The abundance of ultra-diffuse galaxies from groups to clusters: UDGs are relatively more common in more massive haloes

Remco F. J. van der Burg, Henk Hoekstra, Adam Muzzin, Cristobal Sifon, Massimo Viola, Malcolm N. Bremer, Sarah Brough, Simon P. Driver, Thomas Erben, Catherine Heymans, Hendrik Hildebrandt, Benne W. Holwerda, Dominik Klaes, Konrad Kuijken, Sean McGee, Reiko Nakajima, Nicola Napolitano, Peder Norberg, Edward N. Taylor, Edwin Valentijn

Research output: Contribution to journalArticle (Academic Journal)peer-review

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Abstract

In recent years, multiple studies have reported substantial populations of large, low-surface-brightness galaxies in local galaxy clusters. Various theories that aim to explain the presence of such ultra-diffuse galaxies (UDGs) have since been proposed. A key question that will help to differentiate between models is whether UDGs have counterparts in lower-mass host haloes, and what their abundance as a function of halo mass is. In this study we extend our previous study of UDGs in galaxy clusters to galaxy groups. We measure the abundance of UDGs in 325 spectroscopically-selected groups from the Galaxy And Mass Assembly (GAMA) survey. We make use of the overlapping imaging from the ESO Kilo-Degree Survey (KiDS), from which we can identify galaxies with mean surface brightnesses within their effective radii down to ~25.5 mag arcsec$^{-2}$ in the r-band. We are able to measure a significant overdensity of UDGs (with sizes r_eff > 1.5 kpc) in galaxy groups down to M200=10^12 Msun, a regime where approximately only 1 in 10 groups contains a UDG that we can detect. We combine measurements of the abundance of UDGs in haloes that cover three orders of magnitude in halo mass, finding that their numbers scale quite steeply with halo mass; N_UDG (R<R200) $\propto$ M200^(1.11+/-0.07). To better interpret this, we also measure the mass-richness relation for brighter galaxies down to $M^*_r$+2.5 in the same GAMA groups, and find a much shallower relation of N_Bright (R<R200) $\propto$ M200^(0.78+/-0.05). This shows that UDGs are relatively more abundant, compared to bright galaxies, in massive clusters than in groups. We discuss implications, but whether this difference is related to a higher destruction rate of UDGs in groups, or whether massive haloes have a positive effect on their formation, is not yet clear.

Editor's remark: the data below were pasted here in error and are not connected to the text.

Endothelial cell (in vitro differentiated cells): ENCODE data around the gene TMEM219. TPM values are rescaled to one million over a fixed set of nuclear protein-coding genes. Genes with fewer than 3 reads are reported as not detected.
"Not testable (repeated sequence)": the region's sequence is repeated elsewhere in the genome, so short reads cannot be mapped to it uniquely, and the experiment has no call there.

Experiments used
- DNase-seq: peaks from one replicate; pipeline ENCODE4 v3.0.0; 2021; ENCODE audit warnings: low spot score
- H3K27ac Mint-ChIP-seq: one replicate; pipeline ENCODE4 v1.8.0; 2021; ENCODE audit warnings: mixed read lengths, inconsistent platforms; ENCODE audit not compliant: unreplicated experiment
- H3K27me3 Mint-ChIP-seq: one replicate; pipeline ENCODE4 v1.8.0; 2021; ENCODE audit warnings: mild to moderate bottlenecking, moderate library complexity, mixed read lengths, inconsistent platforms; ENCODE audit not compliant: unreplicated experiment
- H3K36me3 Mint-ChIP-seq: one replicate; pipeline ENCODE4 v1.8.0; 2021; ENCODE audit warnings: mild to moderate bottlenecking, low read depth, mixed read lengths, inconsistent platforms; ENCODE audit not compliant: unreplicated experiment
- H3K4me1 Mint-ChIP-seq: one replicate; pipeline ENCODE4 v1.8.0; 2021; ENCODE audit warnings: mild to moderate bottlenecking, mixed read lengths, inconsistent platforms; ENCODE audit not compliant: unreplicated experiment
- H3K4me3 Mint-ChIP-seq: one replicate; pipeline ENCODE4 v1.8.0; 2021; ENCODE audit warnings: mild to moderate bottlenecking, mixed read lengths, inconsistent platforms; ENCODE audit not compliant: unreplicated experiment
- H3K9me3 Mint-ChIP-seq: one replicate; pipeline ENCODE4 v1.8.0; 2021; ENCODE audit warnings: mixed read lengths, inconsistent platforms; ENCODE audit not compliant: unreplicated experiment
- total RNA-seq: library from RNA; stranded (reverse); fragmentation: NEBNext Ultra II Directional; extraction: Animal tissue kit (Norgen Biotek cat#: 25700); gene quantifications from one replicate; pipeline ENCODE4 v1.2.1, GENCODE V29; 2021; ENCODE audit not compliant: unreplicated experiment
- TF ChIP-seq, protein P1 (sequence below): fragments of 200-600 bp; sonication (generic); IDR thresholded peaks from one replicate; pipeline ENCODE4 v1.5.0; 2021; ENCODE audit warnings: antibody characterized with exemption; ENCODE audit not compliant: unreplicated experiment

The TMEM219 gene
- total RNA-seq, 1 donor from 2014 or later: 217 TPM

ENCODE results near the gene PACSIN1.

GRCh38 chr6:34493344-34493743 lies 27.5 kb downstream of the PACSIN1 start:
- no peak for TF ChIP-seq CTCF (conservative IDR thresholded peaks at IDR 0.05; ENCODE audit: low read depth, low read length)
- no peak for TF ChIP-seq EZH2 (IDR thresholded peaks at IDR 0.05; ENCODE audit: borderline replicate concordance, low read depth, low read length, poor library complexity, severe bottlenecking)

Original languageEnglish
Article numberA79
Number of pages13
JournalAstronomy and Astrophysics
Volume607
Early online date17 Nov 2017
DOIs
Publication statusPublished - Nov 2017

Keywords

  • Galaxies: dwarf
  • Galaxies: formation
  • Galaxies: evolution
  • Galaxies: structure
  • Galaxies: groups: general
  • Galaxies: clusters: general

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